The time of my life: ‘It felt like the city was being ran by 18-21 -year-olds’
Shaun Dunne… on a DIY theatre space
“We really cut our teeth and made loads of connections and became a presence in the scene.” Photograph: Nick Bradshaw
My friend Liana had got access to a space on Clarendon Street [Dublin 2]. The problem was, there were several skips worth of junk and debris in it. She said: we have this great space, let’s turn it into something. The space was in an absolute jocker. We spend days cleaning it out by hand. By the end we had this empty basement with no windows. We had a plan of starting a youth theatre there, so at that point we just thought “let’s just do this ourselves, make a youth theatre ran for young people by young people”.
There were gangs of us from all over Dublin, a mix of backgrounds, people from the suburbs on the southside, people like me from the inner city, and we just made it happen. We had a chair, a committee, and at one point we had 40 young people coming through throughout the week. I had started university at the time, but I was taking a long time to settle into it, so for me, when I was disillusioned with college but knowing I wanted to make art, it gave me a lease of life. I could develop plays. We got a load of lamps and hooked them up to the beams, and put gels on them, like normal lamps you’d buy in Dunnes. We thought it looked amazing at the time! Like, put a blue gel over a house lamp to create a nighttime effect.
We were young, there were no adults, we were drinking too much, killing each other
We were totally buzzing. In the first six months I put on two new plays. I was only 18, and one play got picked up by the Gay Theatre Festival. Very quickly I started to make connections in the industry. We were really arrogant that we thought our work was amazing, even though it wasn’t. We’d be saying, “Fringe needs to see this!”, so we’d invite Róise Goan from the Fringe, and Lian Bell.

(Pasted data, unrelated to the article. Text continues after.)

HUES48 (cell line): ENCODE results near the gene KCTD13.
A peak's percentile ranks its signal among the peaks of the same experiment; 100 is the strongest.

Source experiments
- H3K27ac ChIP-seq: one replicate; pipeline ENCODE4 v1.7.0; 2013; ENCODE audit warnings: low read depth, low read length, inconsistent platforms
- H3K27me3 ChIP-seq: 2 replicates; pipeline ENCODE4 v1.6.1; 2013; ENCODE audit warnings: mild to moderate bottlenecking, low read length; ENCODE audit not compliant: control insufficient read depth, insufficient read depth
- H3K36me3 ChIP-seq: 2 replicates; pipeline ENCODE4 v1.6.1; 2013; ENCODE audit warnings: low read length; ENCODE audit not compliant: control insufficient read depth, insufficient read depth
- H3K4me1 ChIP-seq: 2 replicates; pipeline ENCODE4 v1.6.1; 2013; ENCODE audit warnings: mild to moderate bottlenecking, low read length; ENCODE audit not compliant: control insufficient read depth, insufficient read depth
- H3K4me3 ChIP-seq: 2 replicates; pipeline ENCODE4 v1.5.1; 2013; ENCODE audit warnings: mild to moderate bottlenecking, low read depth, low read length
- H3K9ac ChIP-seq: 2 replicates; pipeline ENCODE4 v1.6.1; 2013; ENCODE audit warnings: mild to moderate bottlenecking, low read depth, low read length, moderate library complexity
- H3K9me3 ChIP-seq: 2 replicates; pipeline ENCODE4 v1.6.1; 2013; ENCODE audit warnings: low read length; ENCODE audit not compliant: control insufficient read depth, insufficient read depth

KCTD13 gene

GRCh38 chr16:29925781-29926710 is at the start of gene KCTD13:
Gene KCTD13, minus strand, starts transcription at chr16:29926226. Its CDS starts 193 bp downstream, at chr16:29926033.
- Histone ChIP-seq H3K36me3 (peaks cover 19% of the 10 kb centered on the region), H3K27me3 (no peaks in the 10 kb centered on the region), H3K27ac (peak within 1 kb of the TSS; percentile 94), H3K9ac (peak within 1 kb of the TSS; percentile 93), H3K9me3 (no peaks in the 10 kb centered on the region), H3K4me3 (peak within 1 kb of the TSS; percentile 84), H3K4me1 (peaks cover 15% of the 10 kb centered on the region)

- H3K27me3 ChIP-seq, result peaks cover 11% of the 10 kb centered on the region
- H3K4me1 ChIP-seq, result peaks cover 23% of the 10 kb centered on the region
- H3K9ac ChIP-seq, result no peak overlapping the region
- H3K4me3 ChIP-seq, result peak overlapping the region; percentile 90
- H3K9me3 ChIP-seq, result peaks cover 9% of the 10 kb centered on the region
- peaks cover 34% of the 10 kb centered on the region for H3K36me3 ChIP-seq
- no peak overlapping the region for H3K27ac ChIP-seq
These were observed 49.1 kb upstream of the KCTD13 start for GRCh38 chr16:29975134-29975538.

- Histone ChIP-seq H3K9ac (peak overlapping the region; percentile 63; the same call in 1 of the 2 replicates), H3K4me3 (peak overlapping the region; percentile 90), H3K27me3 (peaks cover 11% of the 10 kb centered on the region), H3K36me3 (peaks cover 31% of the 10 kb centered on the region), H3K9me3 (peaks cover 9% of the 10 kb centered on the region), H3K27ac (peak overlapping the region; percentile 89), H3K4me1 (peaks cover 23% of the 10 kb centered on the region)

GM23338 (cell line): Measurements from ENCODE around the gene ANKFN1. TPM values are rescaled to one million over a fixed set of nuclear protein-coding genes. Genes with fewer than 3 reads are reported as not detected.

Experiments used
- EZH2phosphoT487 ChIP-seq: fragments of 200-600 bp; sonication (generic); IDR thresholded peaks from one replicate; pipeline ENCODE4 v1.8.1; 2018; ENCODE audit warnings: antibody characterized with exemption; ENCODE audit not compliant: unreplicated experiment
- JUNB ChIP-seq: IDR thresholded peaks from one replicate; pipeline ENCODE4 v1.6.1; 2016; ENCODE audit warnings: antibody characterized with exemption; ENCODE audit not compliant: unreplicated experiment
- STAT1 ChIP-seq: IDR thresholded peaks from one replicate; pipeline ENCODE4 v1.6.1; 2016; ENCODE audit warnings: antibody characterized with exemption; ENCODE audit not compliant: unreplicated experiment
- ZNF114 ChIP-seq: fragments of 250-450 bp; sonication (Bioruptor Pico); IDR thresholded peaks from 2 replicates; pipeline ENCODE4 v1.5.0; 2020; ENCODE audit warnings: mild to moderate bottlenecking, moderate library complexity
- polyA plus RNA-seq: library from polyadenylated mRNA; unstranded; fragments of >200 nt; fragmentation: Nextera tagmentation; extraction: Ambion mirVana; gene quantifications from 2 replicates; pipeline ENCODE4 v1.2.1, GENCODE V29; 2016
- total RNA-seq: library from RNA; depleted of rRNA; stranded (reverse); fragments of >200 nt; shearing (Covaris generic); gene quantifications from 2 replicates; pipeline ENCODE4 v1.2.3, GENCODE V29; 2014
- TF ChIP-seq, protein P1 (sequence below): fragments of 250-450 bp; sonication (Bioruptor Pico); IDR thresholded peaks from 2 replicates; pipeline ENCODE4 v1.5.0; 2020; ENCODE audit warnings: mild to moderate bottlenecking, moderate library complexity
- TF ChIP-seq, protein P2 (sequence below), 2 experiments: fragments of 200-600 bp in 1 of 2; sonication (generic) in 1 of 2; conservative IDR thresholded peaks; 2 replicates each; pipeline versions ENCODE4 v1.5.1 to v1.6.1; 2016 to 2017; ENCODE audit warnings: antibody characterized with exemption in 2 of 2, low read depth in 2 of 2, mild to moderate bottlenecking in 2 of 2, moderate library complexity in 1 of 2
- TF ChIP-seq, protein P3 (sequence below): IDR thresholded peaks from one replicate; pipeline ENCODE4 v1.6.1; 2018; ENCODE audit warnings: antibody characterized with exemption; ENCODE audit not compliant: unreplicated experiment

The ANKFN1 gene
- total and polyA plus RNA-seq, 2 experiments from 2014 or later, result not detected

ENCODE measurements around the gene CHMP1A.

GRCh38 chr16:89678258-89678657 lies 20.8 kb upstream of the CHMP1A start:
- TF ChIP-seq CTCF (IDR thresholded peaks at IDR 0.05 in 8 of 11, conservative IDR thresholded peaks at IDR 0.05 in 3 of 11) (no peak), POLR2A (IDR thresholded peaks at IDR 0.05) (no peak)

‘Doing interesting things’
We really cut our teeth and made loads of connections and became a presence in the scene. At the time there were loads of things happening, The Exchange in Temple Bar, Grace [Dyas] and THEATREclub were starting The Theatre Machine Turns You On. It felt like the city was being ran by 18 to 21-year-olds, from our perspective anyway, running spaces, doing interesting things. Fringe companies started from that basement. People from Collapsing Horse met there, Grace would have passed through, young actors, people really found their space. When I look back on it, I think it was so hilarious, but there was a toxic element to it as well. We were young, there were no adults, we were drinking too much, killing each other.
Sometimes you’d wake up and you wouldn’t know who was there, walking around going “f***ing hell, I’m meant to be working here and this sesh has gone on and on”. All the furniture was so cack. Old couches, random s*** people would be pulling in from nights out – the place was full of traffic cones. It burned really bright for a while. I don’t think we had the energy to sustain it. Once we lost the space, that was a gift and a curse. When it ended by the time I was maybe 21, I was already hooked in with Rough Magic, Project, Fringe.
I don’t think there is a space like it that is totally youth-led now. What we were doing was radically different. We were doing it on our own, we had no funding, we had no subsidies, but we had a space. We were doing it for craic and because we thought it was something we were good at. It was a really scrappy space, but it was deadly, it really was.
Shaun Dunne is a theatre-maker and filmmaker.
Time of My Life is a weekly column about a moment that changed someone’s life – for the better or the worse. Do you want to share your Time of My Life story? Email firstname.lastname@example.org with “Time of My Life” in the subject line